After his $2,300 fat bike was stolen from a friend’s house 15 months ago, Cody Peck didn’t skimp on a lock.
To protect his new ride, he spent nearly $100 on a New York Noose, a 10-pound nylon-covered chain and lock considered so impenetrable that its maker, Kryptonite, offers a $4,000 guarantee.
And for months, it kept his new Surly Wednesday fat bike secured to a rack in an arena parking garage while he was working at Hudl. That changed March 7: “I came out of work and the bike and 98 percent of the lock were taken,” Peck said.
All that remained was a single chain link, cut so clean he believes the thief used a cordless grinder — a brazen and noisy move during the middle of a Wednesday in a public parking garage.
“It’s just a sickening feeling,” Peck said. “My first thought was, not again, and then there was the fear of being targeted or sought out.”
He’s not the only cyclist feeling that way. In December, Sarah Knight woke to find her apartment’s communal garage near 27th and A targeted, and eight bikes missing.
She lost two, a Salsa Vaya worth $1,800 and a Surly Ice Cream Truck fat bike that retails for $2,400, but it had expensive upgrades and emotional value; the bike mechanic who built it became her boyfriend.
The thieves also broke into her cabinet and took her most-valuable components. Altogether, she lost about $6,000, she said.
Knight knows about opportunistic thieves who see a stranger’s bike as convenient transportation. That isn’t the case here, she said. These thieves know what they want, and the bikes and their parts are rarely seen again, most likely taken out of state.
“What scares us is they’re becoming increasingly sophisticated with the way they’re stealing bikes.”
In her case, the thieves smashed a lockbox to get a garage key. They avoided cameras. They disconnected the garage door from the automatic opener. They had tools to cut the cables securing her bikes to the wall, and to snap the padlock on her cabinet. And with eight bikes, they must have used a truck or trailer.
“The thing was, when that happened to me, it almost seemed inevitable,” Knight said. “I’ve had so many friends who also had bikes stolen.”
She provided a list: Nine cyclists she knows (including herself) who have lost higher-end bikes — many of them wide-wheeled fat bikes — since 2016.
Like Peck, whose first stolen bike had been locked to a porch in the Near South neighborhood, and whose second was taken from a city garage.
Like Rick Dockhorn, a longtime manager at Cycle Works, who locked his $2,200 Salsa Blackborow fat bike with his wife’s outside Yia Yia’s Pizza during the shop’s Halloween Ride.
That stretch of O Street was busy that night, with 30 to 40 cyclists at the restaurant and a crowd spilling out of the Bourbon Theatre next door. Still, in the middle of it all, someone on the sidewalk cut the cable securing their bikes, taking his but leaving his wife's electric-assist bike.
That told him something about the thieves, and what they were after. “They may not have known, but hers was worth a whole lot more than mine,” Dockhorn said. “It says to me, ‘This isn’t on their list.’”
And it says to the cyclists who lost bikes: There could be a bike theft ring operating in Lincoln.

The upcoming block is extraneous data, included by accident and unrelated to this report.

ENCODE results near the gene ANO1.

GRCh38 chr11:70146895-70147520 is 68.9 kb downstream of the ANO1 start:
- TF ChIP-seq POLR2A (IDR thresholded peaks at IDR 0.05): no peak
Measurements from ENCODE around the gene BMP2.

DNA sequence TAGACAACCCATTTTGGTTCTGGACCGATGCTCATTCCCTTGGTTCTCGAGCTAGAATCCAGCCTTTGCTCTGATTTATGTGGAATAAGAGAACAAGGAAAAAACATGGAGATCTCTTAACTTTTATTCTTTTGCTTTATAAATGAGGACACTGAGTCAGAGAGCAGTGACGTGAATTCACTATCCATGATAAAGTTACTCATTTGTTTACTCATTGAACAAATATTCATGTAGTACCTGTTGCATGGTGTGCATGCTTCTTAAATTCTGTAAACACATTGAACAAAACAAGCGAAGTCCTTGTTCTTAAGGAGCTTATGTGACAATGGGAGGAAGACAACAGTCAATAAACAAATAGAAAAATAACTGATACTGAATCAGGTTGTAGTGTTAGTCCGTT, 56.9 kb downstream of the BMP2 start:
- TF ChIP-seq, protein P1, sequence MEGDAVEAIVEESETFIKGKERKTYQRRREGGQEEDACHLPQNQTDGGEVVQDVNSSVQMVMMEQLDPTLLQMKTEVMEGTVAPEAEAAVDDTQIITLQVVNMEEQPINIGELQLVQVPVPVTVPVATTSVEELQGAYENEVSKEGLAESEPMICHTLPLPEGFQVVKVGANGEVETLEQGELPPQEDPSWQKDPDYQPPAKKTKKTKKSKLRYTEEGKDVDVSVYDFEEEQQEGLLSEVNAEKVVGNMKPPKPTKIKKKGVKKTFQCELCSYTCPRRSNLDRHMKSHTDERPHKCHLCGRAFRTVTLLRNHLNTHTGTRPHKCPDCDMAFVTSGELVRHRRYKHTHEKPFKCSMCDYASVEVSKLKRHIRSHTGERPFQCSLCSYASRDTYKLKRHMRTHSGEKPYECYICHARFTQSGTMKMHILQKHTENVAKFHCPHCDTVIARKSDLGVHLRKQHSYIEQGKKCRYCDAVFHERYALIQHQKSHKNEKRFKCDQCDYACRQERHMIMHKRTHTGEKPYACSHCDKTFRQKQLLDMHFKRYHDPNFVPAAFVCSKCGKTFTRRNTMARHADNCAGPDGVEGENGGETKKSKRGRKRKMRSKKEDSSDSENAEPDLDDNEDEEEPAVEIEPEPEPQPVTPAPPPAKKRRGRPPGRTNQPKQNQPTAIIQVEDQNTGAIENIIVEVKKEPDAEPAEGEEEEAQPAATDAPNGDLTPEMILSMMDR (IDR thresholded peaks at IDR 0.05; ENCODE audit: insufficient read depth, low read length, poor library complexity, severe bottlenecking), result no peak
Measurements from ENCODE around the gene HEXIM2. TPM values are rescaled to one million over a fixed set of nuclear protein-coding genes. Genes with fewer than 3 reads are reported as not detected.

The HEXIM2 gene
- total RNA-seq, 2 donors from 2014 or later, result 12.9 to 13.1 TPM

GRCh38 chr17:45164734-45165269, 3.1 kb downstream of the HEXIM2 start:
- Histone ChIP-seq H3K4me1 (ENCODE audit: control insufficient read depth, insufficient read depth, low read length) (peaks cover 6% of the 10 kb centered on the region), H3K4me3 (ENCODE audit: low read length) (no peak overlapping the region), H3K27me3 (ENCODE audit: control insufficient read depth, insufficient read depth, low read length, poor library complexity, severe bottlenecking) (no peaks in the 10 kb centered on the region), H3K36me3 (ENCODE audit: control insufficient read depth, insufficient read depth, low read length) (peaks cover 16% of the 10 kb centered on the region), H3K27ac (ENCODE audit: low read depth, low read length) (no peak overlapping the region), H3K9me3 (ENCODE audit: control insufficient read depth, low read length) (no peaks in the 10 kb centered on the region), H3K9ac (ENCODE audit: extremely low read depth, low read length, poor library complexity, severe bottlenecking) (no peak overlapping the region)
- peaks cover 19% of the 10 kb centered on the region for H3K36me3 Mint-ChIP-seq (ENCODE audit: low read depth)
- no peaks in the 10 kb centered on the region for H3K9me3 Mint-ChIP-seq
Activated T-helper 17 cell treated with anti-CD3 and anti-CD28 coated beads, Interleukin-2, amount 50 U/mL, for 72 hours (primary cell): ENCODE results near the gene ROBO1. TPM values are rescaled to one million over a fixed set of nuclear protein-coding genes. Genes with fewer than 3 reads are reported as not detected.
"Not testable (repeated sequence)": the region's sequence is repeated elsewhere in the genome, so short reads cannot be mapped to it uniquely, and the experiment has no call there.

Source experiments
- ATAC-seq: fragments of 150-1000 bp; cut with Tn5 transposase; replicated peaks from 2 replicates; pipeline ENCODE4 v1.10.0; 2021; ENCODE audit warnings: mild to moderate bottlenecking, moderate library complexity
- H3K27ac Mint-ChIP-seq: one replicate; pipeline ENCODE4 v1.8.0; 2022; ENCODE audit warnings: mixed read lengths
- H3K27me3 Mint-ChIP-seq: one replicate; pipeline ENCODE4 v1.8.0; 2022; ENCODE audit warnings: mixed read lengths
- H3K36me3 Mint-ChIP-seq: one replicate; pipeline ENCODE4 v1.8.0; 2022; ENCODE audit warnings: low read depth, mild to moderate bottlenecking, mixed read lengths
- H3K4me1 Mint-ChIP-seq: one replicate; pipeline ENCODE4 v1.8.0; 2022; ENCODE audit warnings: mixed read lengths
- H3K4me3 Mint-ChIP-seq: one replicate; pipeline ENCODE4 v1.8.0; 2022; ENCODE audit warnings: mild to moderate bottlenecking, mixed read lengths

“We feel Lincoln is being targeted by professional bike thieves, and we want the general public to be aware of it,” Knight said in an email.
Lincoln police aren’t ready to go that far, because the numbers don’t show a recent increase, said Officer Angela Sands. As of this week last year, officers investigated 39 bike thefts; this year, 35.
Last year at this time, three stolen bikes were valued at more than $1,000; this year, two. (Of the 509 bikes reported stolen in 2017, about 28 were valued at more than $1,000.)
After talking to cyclists, the department had its crime analysis unit search for patterns or common denominators — something linking the theft reports. It didn’t find anything.
“There’s nothing common here,” she said.
The only noticeable change from last year? Roughly a third of the bikes stolen so far in 2018 were reportedly locked, compared with about a fourth by this time last year.
Still, the department plans to meet with cycling groups to field their concerns and offer tips for keeping bikes safe, she said. It also plans to be proactive to curb the thefts, and could begin using a bait bike for stings.
The cyclists aren’t waiting. They’ve already changed some of their riding and parking habits. They’re tightening the privacy settings on the apps that track and record their rides so thieves can’t follow them.
They’re thinking twice about how much to publicize group rides and where they plan to gather; last year, a cyclist lost a bike locked outside Hickory Road Barbecue during the weekly Pub Pedalers ride.
Cycle Works, which hosts multiple rides, might provide less route information in the future. And that’s unfortunate, Dockhorn said.
“When you want people to come to an event, you want to say, ‘We’re going to do this and we’re going to do this.’”
They’re also looking out for each other, sharing stolen bike alerts on Facebook, checking the impound lot and monitoring online sale sites. So far, nothing.
“They’re getting out of town. Where they’re going, I don’t have any idea. But you don’t see parts showing up on Craigslist,” Dockhorn said.
And Dean Rohwer now pays more attention to parking areas with nearby security cameras.
The day before Cody Peck’s bike vanished from the parking garage, Rohwer rode his own Surly fat bike through the snow to a meeting near 50th and R streets.
He works for the state’s probation administration, but the nearest rack was on Doane’s nearby Lincoln campus. When the meeting ended an hour later, his bike and U-lock were missing, and he was out nearly $3,000.
He’s commuting on a spare now, dealing with insurance, hoping Lincoln’s tight-knit cyclists can help end the thefts.
“The bike community here is amazing,” he said. “People will call the cops if they seem something shady.”